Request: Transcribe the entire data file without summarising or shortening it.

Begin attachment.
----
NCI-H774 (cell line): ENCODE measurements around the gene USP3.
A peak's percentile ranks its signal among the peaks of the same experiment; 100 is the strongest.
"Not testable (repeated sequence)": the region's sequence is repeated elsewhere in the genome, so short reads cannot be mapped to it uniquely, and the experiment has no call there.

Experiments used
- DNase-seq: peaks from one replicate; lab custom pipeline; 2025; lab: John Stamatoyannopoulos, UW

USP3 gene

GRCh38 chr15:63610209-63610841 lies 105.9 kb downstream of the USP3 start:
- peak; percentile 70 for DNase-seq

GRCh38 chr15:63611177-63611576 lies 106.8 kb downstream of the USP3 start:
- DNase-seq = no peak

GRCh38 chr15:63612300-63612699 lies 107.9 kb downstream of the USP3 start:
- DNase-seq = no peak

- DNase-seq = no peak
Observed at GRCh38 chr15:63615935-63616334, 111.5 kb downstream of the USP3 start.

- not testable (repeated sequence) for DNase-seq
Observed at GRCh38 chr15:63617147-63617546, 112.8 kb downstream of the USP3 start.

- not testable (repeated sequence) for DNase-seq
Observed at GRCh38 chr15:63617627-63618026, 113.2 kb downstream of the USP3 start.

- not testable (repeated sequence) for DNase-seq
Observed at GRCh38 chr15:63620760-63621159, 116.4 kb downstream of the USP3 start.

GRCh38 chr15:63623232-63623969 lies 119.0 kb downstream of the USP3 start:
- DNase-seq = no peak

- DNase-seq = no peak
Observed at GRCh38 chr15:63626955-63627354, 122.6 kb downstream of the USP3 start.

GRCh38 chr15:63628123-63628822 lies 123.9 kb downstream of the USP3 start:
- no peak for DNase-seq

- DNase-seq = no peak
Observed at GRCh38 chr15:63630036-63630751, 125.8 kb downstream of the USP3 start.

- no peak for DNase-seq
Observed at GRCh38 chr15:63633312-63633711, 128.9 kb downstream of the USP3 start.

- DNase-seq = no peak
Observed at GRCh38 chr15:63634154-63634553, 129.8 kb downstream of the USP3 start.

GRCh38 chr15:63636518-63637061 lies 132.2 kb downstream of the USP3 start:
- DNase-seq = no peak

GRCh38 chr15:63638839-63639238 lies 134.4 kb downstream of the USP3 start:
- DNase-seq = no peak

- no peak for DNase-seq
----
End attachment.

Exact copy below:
NCI-H774 (cell line): ENCODE measurements around the gene USP3.
A peak's percentile ranks its signal among the peaks of the same experiment; 100 is the strongest.
"Not testable (repeated sequence)": the region's sequence is repeated elsewhere in the genome, so short reads cannot be mapped to it uniquely, and the experiment has no call there.

Experiments used
- DNase-seq: peaks from one replicate; lab custom pipeline; 2025; lab: John Stamatoyannopoulos, UW

USP3 gene

GRCh38 chr15:63610209-63610841 lies 105.9 kb downstream of the USP3 start:
- peak; percentile 70 for DNase-seq

GRCh38 chr15:63611177-63611576 lies 106.8 kb downstream of the USP3 start:
- DNase-seq = no peak

GRCh38 chr15:63612300-63612699 lies 107.9 kb downstream of the USP3 start:
- DNase-seq = no peak

- DNase-seq = no peak
Observed at GRCh38 chr15:63615935-63616334, 111.5 kb downstream of the USP3 start.

- not testable (repeated sequence) for DNase-seq
Observed at GRCh38 chr15:63617147-63617546, 112.8 kb downstream of the USP3 start.

- not testable (repeated sequence) for DNase-seq
Observed at GRCh38 chr15:63617627-63618026, 113.2 kb downstream of the USP3 start.

- not testable (repeated sequence) for DNase-seq
Observed at GRCh38 chr15:63620760-63621159, 116.4 kb downstream of the USP3 start.

GRCh38 chr15:63623232-63623969 lies 119.0 kb downstream of the USP3 start:
- DNase-seq = no peak

- DNase-seq = no peak
Observed at GRCh38 chr15:63626955-63627354, 122.6 kb downstream of the USP3 start.

GRCh38 chr15:63628123-63628822 lies 123.9 kb downstream of the USP3 start:
- no peak for DNase-seq

- DNase-seq = no peak
Observed at GRCh38 chr15:63630036-63630751, 125.8 kb downstream of the USP3 start.

- no peak for DNase-seq
Observed at GRCh38 chr15:63633312-63633711, 128.9 kb downstream of the USP3 start.

- DNase-seq = no peak
Observed at GRCh38 chr15:63634154-63634553, 129.8 kb downstream of the USP3 start.

GRCh38 chr15:63636518-63637061 lies 132.2 kb downstream of the USP3 start:
- DNase-seq = no peak

GRCh38 chr15:63638839-63639238 lies 134.4 kb downstream of the USP3 start:
- DNase-seq = no peak

- no peak for DNase-seq